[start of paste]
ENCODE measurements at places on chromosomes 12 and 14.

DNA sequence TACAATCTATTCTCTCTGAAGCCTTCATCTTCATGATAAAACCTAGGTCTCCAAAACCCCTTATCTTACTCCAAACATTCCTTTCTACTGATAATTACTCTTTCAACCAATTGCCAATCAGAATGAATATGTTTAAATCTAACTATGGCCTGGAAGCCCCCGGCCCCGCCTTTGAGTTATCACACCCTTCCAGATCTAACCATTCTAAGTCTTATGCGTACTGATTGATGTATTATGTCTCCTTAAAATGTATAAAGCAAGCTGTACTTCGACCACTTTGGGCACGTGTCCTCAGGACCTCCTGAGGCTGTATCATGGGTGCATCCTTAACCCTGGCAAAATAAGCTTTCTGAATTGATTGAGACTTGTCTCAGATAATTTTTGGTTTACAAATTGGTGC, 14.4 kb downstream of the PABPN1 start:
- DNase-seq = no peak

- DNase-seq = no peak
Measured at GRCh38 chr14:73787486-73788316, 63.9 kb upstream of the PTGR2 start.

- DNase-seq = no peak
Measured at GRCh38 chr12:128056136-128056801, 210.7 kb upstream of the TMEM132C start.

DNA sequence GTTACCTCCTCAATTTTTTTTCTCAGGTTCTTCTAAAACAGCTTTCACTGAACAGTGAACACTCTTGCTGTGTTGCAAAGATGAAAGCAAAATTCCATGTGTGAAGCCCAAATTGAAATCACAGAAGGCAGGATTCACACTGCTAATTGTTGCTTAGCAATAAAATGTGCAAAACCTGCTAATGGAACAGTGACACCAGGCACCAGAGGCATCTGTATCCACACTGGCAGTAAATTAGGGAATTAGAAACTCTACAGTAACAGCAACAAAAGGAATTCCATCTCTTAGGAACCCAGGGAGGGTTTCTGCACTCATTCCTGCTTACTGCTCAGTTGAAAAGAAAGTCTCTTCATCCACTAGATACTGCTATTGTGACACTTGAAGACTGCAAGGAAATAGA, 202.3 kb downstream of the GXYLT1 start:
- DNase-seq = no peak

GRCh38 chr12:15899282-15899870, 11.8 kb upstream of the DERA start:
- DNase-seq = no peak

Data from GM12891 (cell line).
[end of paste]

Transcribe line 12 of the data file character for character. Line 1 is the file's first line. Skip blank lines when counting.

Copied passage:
Data from GM12891 (cell line).